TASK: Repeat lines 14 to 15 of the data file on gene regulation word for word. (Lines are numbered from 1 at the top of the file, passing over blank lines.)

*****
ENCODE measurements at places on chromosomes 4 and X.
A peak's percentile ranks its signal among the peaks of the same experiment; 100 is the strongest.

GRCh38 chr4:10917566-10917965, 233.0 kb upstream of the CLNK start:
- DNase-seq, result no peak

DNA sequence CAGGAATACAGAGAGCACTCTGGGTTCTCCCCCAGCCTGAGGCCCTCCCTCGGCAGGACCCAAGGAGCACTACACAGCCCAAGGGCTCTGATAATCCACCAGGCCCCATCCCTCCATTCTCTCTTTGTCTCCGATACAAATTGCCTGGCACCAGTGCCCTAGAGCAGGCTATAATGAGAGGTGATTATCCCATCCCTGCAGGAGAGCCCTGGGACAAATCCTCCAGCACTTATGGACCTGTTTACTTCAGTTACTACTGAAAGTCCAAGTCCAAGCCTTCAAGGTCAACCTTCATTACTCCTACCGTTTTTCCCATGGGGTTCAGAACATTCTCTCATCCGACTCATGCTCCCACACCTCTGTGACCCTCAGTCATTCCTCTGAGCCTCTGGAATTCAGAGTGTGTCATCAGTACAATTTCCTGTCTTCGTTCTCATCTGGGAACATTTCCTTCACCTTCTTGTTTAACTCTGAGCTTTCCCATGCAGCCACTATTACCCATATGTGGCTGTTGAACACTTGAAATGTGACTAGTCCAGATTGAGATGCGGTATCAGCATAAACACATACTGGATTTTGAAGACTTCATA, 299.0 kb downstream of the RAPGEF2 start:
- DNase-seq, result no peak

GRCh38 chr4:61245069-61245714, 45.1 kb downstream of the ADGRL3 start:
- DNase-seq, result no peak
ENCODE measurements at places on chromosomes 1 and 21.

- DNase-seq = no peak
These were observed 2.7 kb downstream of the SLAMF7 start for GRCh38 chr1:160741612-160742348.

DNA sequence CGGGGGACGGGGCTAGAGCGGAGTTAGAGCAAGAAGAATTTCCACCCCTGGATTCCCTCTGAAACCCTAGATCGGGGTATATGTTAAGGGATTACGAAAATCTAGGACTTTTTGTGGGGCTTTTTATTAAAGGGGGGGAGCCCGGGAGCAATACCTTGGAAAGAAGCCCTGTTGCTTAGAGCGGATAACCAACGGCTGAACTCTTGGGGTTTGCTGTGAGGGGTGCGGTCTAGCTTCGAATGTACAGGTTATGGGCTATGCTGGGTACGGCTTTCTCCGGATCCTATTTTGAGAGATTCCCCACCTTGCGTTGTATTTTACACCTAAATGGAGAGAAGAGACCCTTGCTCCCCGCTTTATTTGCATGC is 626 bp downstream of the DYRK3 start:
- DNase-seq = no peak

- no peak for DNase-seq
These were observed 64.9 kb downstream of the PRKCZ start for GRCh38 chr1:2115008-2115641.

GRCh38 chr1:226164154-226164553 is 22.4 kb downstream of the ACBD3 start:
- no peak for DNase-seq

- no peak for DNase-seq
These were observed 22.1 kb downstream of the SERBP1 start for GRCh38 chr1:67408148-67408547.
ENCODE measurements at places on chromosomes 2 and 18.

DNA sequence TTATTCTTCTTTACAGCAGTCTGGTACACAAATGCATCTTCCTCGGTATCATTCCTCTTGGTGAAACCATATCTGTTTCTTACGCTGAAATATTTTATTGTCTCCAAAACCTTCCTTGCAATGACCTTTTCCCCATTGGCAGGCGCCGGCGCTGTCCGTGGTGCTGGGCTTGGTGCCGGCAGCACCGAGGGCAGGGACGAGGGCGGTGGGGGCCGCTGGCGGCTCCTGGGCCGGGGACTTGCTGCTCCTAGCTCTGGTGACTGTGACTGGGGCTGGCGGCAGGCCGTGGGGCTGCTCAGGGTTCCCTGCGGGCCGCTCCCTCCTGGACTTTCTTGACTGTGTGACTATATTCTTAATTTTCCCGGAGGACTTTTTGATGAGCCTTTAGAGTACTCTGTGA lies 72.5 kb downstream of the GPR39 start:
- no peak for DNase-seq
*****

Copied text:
- no peak for DNase-seq
These were observed 64.9 kb downstream of the PRKCZ start for GRCh38 chr1:2115008-2115641.